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I don't have a good sense of why people lose. Do they get exhausted from damage that leads them to have to lose cards? Do they get exhausted from over playing cards that are lost? Do they not prioritize damage mitigation when possible?

Do they repeat my first mistake and assume that the level of their character is also supposed to be the level of the monster (rather than go through the rulebook's calculation)?

So it's hard to know without that.

I played a full campaign solo, and frankly, I ignored the 1 level higher than normal aspect. I've played half a campaign with four people, and frankly... it didn't feel easier or harder. Maybe once or twice a game, a player has to adjust their plans based on something someone else did during the turn, but I think we all find that communication phase to be enjoyable and we get a lot conveyed while following the spirit of not being specific.

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Justin Boehm
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albcann wrote:
DaviddesJ wrote:
Character/prosperity level are definitely another factor. While I don't think the game is difficult at any level, the consensus seems to be that it gets easier when you have advanced your prosperity to high levels and your characters are all starting at high levels with decent equipment.


That ... I didn't think of. I always start on level 1 with new characters despite knowing that I could start at a level even with current prosperity. My feeling has always been that the difficulty of the monsters ramps up more quickly than the abilities of the characters. Maybe that is not correct.


Not only can you start a new character at the prosperity level, you can increase your level to the prosperity level any time you are in town. Made a new char, decided level 1, play a scenario or 2 and now want more skills, you can up to the town level anytime you are in town.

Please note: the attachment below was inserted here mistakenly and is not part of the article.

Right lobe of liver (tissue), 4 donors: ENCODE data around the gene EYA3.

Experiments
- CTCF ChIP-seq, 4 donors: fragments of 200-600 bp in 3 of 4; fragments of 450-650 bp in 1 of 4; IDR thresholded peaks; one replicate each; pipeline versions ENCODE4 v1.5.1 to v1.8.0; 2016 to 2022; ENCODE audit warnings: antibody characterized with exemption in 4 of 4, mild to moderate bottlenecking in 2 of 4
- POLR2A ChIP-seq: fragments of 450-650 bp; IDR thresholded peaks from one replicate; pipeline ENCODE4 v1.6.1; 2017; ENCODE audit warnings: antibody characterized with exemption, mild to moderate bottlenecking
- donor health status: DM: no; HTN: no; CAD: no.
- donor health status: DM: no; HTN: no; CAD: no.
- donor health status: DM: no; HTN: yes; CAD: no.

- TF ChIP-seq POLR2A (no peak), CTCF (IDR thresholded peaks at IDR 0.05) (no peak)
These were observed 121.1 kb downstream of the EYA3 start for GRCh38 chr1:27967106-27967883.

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B K
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albcann wrote:
GH'ers,

I brought up this idea in a different post and it generated some discussion so I thought I'd bring the question to its own post. Many have blown through scenarios rarely, if ever, losing, while others like myself, have had difficulty consistently winning. I am curious why there is such a disparity in experiences with this game? Some of the comments as to why are as follows:

1 -- Skill level of the player(s). My feeling here is that skill level should not be the difference between winning nearly every scenario and a .500 winning percentage.

2 -- Rules mistakes. The most common suggestion of a rules mistake leading to losses seems to be failing to remember that you can burn a card from your hand, or two from the discard pile to avoid taking a wound. I know this rule so failure to use it is not why my won-loss record is mediocre.

3 -- Solo play vs cooperative play. I play solo meaning that there is only one viewpoint involved rather than two, three or four, and the monster level is 1 level higher than normal. How big an advantage are multiple players over one? Is there an advantage at all?


Successful strategy tips and comments on my thoughts above would be appreciated.

Thanks!


One of the big factors I have seen is how "old" are the characters. Characters who have been played for many scenarios and have significant loot and perks above what a new character would have will be much stronger. If players are really focused on gold collection, especially to the point they are adding stickers to the action cards, then they will likely be overpowered. We started recycling characters after 5 or so scenarios to avoid this, with the added benefit of increased variety.
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Byron Campbell
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I also wonder how much of it has to do with following different branches at different times. Scenario level should balance a little but clearly some scenarios are harder than others, and if you tackle those earlier (lower level and less equipment) you might find more difficulty.

Party makeup also seems to play a huge role.

I play solo, with two characters, not with the increased monster level, following all the rules, and I win some scenarios and lose some. The ones I have lost have tended to be "kill all monsters" scenarios where certain monsters were able to spawn extra monsters before I could kill them. I have even lost a scenario playing at a level LOWER than recommended. Some scenarios have been cakewalks, but I had a bad streak of losing a bunch in a row. When I do win a scenario, I seldom complete all battle goals, and actually focusing on battle and personal goals has probably been the main reason for my loss several times.